I never believed in God as much as when I was seven years old.
I didn’t grow up in a religious home although my stepfather always read aloud from the Bible on Christmas Eve before we were allowed to open our presents.
But when I was seven, I spent a whole summer praying to God every chance I got; praying that I would win the Barbie doll that was first prize in a children’s comics lottery.
I didn’t win, and I soon stopped praying, that’s how fickle my faith was.
In my teens, I made friends with two girls at school who were devout Catholics, and I admired and envied their faith. If only I could believe, life would make so much more sense, I thought.
Many years later, I was in my early thirties when, out of the blue, I had a stroke. My father had died the year before, and I was working hard to complete a PhD dissertation in international relations while dealing with my loss. On a rainy but mild day in May, I left my shabby flat in Bayswater to meet a good friend for dinner in Soho. On my way to the tube station, I noticed I couldn’t walk straight and that my left arm wouldn’t move when I tried to lift it. Instead of dinner out, I ended up in hospital, where a CT scan confirmed that I’d had an ischemic stroke.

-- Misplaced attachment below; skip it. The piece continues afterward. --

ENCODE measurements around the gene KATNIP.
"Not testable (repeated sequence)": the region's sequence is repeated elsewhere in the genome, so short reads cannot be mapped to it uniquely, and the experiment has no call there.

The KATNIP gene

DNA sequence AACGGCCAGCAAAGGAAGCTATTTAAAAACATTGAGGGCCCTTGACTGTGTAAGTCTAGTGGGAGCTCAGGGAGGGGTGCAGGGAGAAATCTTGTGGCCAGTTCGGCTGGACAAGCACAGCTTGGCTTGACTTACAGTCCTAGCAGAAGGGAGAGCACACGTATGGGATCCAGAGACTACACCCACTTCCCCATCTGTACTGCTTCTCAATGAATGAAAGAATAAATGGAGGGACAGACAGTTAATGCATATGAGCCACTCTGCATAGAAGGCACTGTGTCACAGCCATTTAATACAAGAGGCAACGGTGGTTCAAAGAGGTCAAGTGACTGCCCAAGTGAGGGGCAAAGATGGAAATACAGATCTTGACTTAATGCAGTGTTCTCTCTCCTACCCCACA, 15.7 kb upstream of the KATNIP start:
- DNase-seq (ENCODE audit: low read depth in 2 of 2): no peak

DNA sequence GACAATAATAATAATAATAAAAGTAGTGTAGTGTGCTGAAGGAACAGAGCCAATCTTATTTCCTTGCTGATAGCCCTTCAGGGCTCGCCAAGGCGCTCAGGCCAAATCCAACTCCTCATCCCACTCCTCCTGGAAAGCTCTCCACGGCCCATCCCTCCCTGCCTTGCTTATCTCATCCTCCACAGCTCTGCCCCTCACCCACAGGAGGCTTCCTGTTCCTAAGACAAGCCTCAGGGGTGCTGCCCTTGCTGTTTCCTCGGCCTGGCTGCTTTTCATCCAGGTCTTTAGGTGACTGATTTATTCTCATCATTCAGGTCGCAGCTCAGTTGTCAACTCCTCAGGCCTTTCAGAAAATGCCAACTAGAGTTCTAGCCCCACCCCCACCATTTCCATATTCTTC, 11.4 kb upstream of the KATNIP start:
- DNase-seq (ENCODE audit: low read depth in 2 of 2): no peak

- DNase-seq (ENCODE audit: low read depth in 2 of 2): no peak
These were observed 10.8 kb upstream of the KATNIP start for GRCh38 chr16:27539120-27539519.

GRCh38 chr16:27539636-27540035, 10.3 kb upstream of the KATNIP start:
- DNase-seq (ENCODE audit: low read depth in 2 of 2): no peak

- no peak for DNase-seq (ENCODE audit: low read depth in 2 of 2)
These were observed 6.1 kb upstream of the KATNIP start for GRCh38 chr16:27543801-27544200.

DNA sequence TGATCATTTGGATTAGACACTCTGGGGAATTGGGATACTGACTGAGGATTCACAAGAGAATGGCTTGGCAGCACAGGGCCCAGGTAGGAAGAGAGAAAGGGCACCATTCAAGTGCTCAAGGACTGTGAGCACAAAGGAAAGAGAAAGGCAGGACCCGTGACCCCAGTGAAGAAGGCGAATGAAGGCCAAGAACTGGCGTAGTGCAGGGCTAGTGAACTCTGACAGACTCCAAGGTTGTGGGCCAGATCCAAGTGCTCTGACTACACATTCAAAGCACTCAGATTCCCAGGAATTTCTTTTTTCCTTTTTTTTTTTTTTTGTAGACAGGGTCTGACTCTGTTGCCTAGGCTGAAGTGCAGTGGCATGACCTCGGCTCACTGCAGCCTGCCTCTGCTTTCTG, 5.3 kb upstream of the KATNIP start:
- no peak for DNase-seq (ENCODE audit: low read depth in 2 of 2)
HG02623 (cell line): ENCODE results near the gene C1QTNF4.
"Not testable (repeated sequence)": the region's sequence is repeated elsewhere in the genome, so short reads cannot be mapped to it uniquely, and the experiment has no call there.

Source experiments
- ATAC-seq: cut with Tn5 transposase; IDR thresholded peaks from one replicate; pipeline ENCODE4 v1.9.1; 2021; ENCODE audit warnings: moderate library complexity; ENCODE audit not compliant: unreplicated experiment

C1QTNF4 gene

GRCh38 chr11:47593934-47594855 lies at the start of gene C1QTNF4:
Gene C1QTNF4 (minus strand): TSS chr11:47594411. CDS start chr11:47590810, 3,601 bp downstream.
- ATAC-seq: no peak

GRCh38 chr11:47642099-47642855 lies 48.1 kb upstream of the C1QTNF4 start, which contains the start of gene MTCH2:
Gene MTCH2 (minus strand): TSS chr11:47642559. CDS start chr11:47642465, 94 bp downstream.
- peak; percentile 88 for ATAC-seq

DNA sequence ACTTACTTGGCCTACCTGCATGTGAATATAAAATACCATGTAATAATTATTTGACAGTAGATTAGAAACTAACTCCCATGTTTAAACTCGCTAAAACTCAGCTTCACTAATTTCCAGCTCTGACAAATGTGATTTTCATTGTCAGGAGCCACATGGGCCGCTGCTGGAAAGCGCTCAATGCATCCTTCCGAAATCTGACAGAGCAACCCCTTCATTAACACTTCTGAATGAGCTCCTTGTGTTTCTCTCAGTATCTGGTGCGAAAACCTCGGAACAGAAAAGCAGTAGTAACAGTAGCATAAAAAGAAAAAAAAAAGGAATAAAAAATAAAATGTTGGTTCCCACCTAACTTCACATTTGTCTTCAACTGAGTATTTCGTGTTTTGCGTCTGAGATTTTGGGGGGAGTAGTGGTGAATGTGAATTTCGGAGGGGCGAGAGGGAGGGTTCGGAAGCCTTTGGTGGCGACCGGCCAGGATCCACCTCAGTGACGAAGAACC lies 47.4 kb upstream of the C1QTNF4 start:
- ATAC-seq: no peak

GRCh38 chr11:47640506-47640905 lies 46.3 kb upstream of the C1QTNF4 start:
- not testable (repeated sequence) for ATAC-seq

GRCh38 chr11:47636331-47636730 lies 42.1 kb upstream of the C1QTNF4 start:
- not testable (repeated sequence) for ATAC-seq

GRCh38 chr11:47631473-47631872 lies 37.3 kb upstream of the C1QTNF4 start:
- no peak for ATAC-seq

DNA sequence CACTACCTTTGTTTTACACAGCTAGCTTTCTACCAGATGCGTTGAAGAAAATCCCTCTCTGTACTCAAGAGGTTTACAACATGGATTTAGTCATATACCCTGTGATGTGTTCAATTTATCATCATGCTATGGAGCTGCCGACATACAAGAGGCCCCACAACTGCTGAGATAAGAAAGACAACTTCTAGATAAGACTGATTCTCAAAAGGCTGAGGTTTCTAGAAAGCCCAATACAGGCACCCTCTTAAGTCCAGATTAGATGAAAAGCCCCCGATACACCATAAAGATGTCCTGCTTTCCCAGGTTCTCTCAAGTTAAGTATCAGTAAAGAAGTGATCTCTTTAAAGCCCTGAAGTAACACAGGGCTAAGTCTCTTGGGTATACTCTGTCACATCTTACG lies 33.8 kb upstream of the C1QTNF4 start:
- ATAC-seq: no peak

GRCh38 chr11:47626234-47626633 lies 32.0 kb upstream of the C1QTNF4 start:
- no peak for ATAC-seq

I was incredibly lucky to make a full recovery but the stroke, the cause of which remained unexplained, left me seeking something beyond my academic lifestyle, something deeper and more meaningful. Something spiritual perhaps, that might help explain not only the stroke but the other why’s of my life.
For the next two years I dabbled in religion, thinking I’d finally found what I was looking for, but in the end, I had to concede that it wasn’t the answer for me, however much I tried.
Ever since, in a continuous effort to find a way to find a resolution to that deep hole inside me that won’t heal, I’ve sought the help of psychotherapists of all kinds. I’ve tried Buddhist meditation, ‘secular’ meditation, transcendental meditation. I’ve lined my bookshelves with self-help books (most of which I’ve never read). But despite my efforts, the magic formula I hoped to discover remained elusive.
Because, of course, there is no magic formula. Perhaps I was going about it the wrong way around; looking for answers that weren’t there, instead of staying with the questions, and accepting the uncertainty that comes with having questions but no answers. It’s akin to what the poet John Keats called ‘negative capability, “…that is when a man is capable of being in uncertainties. Mysteries, doubts, without any irritable reaching after fact and reason.”
It isn’t easy living with uncertainty, without answers to all those why’s I’ve carried within me since my childhood and giving up on my quest for answers won’t necessarily solve my existential doubts, the ambivalence about life I feel from time to time.
But it does open up the space for recognising and embracing the different parts of my life that do have value and meaning. Sometimes, it’s the ‘small’ stuff that truly matters: a hug from a child, a friendly message from a stranger, that intricate spider’s web that is growing ever larger and impressive on our front porch; and moments of laughter and fun with the people I love.